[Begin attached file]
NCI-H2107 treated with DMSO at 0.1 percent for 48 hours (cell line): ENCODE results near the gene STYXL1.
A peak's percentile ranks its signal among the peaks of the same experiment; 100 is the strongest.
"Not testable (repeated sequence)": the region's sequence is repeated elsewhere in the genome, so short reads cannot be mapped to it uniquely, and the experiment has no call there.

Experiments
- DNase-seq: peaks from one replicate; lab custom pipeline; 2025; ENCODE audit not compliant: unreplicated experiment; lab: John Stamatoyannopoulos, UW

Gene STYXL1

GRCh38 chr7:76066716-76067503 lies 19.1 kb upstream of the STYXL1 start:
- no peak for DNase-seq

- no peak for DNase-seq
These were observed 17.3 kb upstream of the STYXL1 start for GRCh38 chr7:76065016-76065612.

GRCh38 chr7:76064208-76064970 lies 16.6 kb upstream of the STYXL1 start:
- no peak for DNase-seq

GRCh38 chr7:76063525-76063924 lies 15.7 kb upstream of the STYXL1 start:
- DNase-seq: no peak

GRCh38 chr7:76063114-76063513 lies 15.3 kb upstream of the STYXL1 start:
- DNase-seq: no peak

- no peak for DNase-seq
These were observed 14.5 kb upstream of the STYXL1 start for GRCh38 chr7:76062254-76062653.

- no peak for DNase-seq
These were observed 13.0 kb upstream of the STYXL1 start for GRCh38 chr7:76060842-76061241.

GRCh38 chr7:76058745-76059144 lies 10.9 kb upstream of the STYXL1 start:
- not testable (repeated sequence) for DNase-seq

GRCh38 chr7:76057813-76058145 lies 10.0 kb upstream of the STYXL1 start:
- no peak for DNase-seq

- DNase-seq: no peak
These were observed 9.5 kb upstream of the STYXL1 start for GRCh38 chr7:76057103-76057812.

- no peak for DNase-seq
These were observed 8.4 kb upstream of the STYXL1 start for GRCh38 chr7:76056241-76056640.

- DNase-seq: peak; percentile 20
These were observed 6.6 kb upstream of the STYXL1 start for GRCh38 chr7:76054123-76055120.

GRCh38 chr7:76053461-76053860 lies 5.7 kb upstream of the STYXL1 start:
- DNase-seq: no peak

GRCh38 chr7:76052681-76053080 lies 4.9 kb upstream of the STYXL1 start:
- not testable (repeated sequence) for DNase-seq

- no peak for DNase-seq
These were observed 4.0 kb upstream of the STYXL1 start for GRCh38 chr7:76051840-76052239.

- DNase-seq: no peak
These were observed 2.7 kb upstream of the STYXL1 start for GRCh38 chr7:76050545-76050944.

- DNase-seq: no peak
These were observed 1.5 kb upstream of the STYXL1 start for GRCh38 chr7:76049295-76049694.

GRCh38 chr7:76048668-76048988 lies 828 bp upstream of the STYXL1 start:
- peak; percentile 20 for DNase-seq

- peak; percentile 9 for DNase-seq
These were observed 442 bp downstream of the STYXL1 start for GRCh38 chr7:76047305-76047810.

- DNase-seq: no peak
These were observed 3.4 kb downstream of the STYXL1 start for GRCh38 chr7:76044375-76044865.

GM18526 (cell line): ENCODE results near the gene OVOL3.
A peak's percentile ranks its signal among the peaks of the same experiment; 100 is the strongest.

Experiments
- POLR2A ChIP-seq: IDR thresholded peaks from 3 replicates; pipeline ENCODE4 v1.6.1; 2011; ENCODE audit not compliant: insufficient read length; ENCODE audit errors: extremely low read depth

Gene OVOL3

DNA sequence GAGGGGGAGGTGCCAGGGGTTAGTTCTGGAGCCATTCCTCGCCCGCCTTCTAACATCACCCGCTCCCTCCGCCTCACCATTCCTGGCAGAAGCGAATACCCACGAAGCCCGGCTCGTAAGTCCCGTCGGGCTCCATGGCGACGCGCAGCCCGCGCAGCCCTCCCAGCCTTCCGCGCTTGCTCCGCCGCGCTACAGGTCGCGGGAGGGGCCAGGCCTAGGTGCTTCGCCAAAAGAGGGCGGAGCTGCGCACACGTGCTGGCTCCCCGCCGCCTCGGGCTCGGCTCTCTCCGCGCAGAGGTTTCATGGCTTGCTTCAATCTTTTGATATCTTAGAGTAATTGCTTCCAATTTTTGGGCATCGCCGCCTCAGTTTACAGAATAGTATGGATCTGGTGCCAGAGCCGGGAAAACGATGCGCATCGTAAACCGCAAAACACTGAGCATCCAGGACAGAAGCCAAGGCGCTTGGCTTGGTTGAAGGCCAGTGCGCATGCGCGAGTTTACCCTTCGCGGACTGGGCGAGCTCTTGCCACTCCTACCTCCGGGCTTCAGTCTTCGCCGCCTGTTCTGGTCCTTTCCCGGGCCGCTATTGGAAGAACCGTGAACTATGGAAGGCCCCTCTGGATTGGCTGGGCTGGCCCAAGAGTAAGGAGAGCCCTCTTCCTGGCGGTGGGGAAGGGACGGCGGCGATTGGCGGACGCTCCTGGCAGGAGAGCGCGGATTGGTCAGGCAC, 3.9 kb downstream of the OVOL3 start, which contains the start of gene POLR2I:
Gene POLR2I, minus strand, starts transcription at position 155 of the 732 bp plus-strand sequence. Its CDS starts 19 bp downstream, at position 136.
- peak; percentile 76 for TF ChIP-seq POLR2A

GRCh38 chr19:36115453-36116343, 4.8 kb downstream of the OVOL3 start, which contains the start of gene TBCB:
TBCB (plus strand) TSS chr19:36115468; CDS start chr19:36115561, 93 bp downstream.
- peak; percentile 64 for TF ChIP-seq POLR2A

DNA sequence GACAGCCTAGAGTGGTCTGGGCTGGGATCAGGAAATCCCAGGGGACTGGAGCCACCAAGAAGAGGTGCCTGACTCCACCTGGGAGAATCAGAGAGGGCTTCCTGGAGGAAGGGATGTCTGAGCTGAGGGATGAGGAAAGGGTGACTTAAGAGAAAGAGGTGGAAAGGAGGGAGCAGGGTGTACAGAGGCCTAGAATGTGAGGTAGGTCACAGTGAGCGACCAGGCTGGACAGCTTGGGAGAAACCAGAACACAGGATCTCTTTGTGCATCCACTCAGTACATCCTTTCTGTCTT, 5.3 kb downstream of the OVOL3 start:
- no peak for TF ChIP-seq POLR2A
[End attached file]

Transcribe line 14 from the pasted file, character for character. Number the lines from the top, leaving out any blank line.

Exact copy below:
- DNase-seq: no peak